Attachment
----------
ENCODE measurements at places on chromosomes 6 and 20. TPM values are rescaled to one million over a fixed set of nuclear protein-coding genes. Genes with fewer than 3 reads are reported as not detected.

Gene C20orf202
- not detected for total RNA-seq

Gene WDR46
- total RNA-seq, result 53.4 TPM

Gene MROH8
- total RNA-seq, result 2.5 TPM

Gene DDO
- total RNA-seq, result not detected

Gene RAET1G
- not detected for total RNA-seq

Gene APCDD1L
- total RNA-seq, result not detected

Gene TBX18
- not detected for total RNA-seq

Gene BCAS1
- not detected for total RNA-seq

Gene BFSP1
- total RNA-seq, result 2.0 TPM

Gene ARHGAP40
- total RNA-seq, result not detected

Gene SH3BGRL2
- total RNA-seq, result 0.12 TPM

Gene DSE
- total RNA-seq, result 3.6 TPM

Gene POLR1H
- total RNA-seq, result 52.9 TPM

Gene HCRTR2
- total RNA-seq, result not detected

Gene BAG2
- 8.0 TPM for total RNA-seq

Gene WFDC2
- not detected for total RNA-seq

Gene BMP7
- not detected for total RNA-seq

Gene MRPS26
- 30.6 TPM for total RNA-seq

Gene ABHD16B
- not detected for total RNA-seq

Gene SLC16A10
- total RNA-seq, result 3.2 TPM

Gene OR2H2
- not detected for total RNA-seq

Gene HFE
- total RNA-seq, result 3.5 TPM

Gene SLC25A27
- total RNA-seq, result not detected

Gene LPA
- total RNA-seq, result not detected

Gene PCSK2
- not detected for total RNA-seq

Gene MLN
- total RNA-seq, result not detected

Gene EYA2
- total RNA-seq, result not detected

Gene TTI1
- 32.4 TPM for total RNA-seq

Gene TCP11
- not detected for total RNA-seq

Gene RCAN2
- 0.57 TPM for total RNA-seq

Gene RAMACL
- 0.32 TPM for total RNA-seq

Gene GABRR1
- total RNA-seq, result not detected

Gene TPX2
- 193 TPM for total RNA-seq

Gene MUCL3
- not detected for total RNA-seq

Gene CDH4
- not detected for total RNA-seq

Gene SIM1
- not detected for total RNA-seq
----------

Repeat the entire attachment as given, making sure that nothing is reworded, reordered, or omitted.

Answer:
ENCODE measurements at places on chromosomes 6 and 20. TPM values are rescaled to one million over a fixed set of nuclear protein-coding genes. Genes with fewer than 3 reads are reported as not detected.

Gene C20orf202
- not detected for total RNA-seq

Gene WDR46
- total RNA-seq, result 53.4 TPM

Gene MROH8
- total RNA-seq, result 2.5 TPM

Gene DDO
- total RNA-seq, result not detected

Gene RAET1G
- not detected for total RNA-seq

Gene APCDD1L
- total RNA-seq, result not detected

Gene TBX18
- not detected for total RNA-seq

Gene BCAS1
- not detected for total RNA-seq

Gene BFSP1
- total RNA-seq, result 2.0 TPM

Gene ARHGAP40
- total RNA-seq, result not detected

Gene SH3BGRL2
- total RNA-seq, result 0.12 TPM

Gene DSE
- total RNA-seq, result 3.6 TPM

Gene POLR1H
- total RNA-seq, result 52.9 TPM

Gene HCRTR2
- total RNA-seq, result not detected

Gene BAG2
- 8.0 TPM for total RNA-seq

Gene WFDC2
- not detected for total RNA-seq

Gene BMP7
- not detected for total RNA-seq

Gene MRPS26
- 30.6 TPM for total RNA-seq

Gene ABHD16B
- not detected for total RNA-seq

Gene SLC16A10
- total RNA-seq, result 3.2 TPM

Gene OR2H2
- not detected for total RNA-seq

Gene HFE
- total RNA-seq, result 3.5 TPM

Gene SLC25A27
- total RNA-seq, result not detected

Gene LPA
- total RNA-seq, result not detected

Gene PCSK2
- not detected for total RNA-seq

Gene MLN
- total RNA-seq, result not detected

Gene EYA2
- total RNA-seq, result not detected

Gene TTI1
- 32.4 TPM for total RNA-seq

Gene TCP11
- not detected for total RNA-seq

Gene RCAN2
- 0.57 TPM for total RNA-seq

Gene RAMACL
- 0.32 TPM for total RNA-seq

Gene GABRR1
- total RNA-seq, result not detected

Gene TPX2
- 193 TPM for total RNA-seq

Gene MUCL3
- not detected for total RNA-seq

Gene CDH4
- not detected for total RNA-seq

Gene SIM1
- not detected for total RNA-seq